BY JYOTHSNA HEGDE
Atlanta, GA, July 29, 2020: Even as the world races to find a preventive vaccine and effective ways for the diagnosis and treatment of COVID-19, people from all walks of life and businesses big or small, continue to face unprecedented social and economic crisis. Healthcare systems and providers, the most affected, are bracing themselves to an ever-changing landscape as new challenges continue to surface each day.
Addressing these issues, Seema Verma, Administrator of the Centers for Medicare & Medicaid Services (CMS) and a member of the White House Coronavirus Task Force, alongside US Senator Kelly Loeffler (GA), convened a roundtable discussion on the impact of COVID-19 on July 27, 2020 at the Sam Nunn Federal Center in Atlanta.
“This is a public health issue but not delinked from the economic issues. And I can appreciate that at the White House we try to look at this together. It is not one or the other,” stated Verma.
The discussion primarily focused on challenges facing health systems and skilled nursing facilities during the public health emergency, and the impact COVID-19 has had on vulnerable Georgians, especially those with pre-existing conditions such as kidney disease and diabetes. Representatives from the National Black Nurses Foundation, Diabetes Patient Advocate Coalition, Emory Healthcare, Georgia Department of Community Health, Georgia Health Care Association, Grady Health System, The Office of Governor Brian Kemp, McRae Manor, National Kidney Foundation, Morehouse School of Medicine, Piedmont Healthcare, PruittHealth, and Wellstar Health Systems were in attendance.
Ritesh(Rick) Desai, who serves on Governor Kemp’s Georgians First Commission, facilitated the presence of Indian media at the event.
“It was an honor to see Ms. Verma in action at the Covid-19 roundtable hosted at the CMS regional office in Atlanta along with Senator Kelly Loeffler. Two strong women winning hearts as well as the battle against COVID-19. I couldn’t be prouder of a more result driven Senator, compassionate and articulate CMS director and a President that is not afraid of taking bold decisions to put the lives and livelihood of Americans first,” said Desai.
He lauded President Trump’s leadership, terming it “steadfast” in tumultuous times and the President’s appointment of “people of merit over race, creed or religion”, citing Verma as a shining example.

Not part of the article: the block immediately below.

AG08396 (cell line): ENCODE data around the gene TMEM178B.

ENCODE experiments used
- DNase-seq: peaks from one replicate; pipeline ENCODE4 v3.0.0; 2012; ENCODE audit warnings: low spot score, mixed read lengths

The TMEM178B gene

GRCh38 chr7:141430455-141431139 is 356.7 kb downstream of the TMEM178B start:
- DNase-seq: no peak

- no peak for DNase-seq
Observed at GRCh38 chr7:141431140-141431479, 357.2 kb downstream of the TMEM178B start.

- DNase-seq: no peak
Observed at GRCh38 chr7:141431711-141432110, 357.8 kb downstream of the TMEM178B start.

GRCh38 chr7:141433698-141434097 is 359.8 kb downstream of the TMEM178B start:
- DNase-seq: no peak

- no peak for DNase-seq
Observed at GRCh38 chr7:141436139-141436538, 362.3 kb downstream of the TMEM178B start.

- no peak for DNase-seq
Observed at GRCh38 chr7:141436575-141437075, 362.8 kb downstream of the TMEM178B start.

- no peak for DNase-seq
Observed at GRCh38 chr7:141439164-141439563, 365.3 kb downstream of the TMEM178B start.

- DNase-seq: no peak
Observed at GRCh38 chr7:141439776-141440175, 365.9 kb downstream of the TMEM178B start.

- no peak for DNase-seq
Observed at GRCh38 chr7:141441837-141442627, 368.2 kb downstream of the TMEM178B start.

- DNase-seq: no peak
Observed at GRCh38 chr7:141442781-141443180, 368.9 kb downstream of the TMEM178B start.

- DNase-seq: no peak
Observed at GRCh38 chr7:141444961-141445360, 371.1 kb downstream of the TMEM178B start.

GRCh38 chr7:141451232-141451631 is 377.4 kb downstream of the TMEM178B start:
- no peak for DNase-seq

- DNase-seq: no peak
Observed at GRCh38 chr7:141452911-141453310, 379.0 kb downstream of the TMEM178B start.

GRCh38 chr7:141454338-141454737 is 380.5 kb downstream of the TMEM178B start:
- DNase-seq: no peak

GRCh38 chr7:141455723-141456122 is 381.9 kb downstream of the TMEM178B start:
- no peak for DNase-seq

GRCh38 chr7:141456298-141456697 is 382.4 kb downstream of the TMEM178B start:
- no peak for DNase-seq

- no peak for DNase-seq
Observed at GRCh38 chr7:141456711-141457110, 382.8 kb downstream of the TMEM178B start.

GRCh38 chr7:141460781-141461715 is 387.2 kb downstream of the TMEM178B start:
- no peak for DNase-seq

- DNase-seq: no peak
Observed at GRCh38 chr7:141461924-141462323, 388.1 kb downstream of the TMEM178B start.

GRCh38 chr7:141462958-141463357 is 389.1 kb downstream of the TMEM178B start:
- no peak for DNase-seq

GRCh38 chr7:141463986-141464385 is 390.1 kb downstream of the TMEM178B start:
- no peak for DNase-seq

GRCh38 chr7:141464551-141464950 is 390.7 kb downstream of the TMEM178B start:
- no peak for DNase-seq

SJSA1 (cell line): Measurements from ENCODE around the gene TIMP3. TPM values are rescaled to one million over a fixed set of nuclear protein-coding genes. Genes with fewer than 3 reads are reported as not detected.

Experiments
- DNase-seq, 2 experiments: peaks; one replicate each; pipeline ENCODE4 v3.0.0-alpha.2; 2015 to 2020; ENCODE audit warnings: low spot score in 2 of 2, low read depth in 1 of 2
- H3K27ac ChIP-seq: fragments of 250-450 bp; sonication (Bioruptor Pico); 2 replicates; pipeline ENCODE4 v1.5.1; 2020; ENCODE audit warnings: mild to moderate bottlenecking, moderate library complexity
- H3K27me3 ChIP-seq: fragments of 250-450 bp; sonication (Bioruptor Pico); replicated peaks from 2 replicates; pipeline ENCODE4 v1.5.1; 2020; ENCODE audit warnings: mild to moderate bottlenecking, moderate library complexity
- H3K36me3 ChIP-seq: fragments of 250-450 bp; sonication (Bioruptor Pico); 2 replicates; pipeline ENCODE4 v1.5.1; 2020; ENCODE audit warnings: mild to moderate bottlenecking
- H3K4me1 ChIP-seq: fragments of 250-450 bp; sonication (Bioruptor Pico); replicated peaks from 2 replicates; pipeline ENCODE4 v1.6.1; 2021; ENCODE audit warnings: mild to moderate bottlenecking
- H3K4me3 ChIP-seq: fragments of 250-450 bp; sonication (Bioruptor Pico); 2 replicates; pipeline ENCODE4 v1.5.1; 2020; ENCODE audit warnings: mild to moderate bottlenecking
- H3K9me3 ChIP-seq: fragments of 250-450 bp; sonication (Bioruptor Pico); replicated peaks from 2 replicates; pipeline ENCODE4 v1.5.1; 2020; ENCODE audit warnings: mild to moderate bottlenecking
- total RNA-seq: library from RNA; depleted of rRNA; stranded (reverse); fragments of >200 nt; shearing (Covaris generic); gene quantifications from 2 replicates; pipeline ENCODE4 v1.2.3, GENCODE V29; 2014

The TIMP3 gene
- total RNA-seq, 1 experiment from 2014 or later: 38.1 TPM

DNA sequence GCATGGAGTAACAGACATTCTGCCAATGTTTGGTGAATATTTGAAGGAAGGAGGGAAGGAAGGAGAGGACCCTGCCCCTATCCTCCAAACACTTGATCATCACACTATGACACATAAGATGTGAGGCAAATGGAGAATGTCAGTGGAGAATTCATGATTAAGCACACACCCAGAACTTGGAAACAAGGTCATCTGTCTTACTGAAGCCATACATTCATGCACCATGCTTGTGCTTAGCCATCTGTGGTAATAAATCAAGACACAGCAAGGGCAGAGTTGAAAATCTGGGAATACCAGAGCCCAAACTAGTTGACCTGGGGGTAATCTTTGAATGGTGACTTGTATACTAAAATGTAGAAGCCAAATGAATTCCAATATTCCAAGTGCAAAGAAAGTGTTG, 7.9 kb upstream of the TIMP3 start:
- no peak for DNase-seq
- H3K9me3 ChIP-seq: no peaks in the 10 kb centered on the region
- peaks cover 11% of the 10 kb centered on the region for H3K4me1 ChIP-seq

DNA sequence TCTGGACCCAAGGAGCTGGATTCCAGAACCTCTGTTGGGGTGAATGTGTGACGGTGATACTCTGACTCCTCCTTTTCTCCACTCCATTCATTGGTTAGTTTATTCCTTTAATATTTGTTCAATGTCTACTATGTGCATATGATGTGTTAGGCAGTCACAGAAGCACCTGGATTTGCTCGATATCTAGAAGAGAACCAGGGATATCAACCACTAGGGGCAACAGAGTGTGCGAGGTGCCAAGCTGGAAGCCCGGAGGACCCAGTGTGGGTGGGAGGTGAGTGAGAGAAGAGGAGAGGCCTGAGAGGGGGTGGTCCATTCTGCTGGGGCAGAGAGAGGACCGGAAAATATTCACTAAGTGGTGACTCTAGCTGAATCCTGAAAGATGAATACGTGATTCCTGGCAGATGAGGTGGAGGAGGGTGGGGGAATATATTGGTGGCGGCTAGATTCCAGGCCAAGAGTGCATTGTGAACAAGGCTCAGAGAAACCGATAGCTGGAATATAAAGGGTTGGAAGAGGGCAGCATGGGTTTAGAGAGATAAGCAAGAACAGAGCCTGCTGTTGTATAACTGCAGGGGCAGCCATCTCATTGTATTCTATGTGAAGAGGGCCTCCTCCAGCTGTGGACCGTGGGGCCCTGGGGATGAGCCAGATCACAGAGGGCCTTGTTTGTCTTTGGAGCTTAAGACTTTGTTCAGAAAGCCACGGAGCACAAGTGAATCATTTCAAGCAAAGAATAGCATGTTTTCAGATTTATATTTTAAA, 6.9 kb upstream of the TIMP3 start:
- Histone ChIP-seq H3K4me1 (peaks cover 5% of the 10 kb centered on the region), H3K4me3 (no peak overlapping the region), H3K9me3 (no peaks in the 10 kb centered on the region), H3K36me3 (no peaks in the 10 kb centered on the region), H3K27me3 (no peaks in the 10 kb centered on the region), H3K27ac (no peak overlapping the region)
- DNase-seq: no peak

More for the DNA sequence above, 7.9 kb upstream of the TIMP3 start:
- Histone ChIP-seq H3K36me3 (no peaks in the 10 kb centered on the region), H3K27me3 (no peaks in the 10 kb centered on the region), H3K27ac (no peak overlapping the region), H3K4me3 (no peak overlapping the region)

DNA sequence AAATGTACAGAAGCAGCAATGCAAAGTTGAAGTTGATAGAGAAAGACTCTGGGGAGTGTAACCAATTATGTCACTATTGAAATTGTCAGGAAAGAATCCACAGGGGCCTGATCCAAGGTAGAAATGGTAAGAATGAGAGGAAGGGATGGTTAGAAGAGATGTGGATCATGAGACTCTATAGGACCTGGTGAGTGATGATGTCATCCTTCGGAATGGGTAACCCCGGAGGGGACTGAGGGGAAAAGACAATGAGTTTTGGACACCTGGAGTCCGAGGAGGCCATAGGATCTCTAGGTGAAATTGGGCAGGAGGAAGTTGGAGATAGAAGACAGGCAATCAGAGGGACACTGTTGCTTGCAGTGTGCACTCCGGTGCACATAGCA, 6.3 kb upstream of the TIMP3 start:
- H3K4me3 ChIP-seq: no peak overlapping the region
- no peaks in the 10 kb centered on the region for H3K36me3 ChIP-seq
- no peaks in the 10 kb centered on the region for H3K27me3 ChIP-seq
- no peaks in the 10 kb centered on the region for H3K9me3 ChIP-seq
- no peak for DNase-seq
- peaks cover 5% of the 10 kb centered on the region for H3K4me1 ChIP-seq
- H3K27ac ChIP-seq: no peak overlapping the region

Georgia healthcare has been facing multitude of issues since the spread of the virus. On Monday, the day of the event, state officials reported 3,181 COVID-19 hospitalizations, an increase of 102 patients in 24 hours. The number of COVID-19 patients hospitalized inside Emory Healthcare has jumped nearly fivefold since early June, straining the state’s largest health system as its doctors, nurses and staff work around-the-clock tending to sick patients, states a GPB report. Already facing financial challenges even before the pandemic struck, Southwest Georgia Regional Medical Center, Randolph County, which has among the highest per-capita infection rates in the state, has been forced into closure, planned for Oct. 22. Cuthbert nursing home, of the same health system has seen 55 residents and 33 staff members test positive for the disease.
“We have always been concerned about rural hospitals,’’ said Verma addressing the issue, stressing that the Trump administration has taken action to help rural medical providers in many ways including improving ways that rural hospitals have been reimbursed, allowing them more regulatory flexibility, and dedicating funding from a provider relief fund.
Healthcare leaders also deliberated infection and treatment disparities among minority communities, which have seen higher positive-case rates compared to white population. On average across the United States, white people, Hispanic or Latino people, and Black people comprise 61.1%, 17.8%, and 12.3% of the population. According to the Centers for Disease Control and Prevention (CDC) weekly COVID-19 data release for the week of July 21, white people have accounted for 52.7%, Hispanic or Latinos 17.2%, and Black or African Americans 22.3% of COVID-19 deaths in the United States.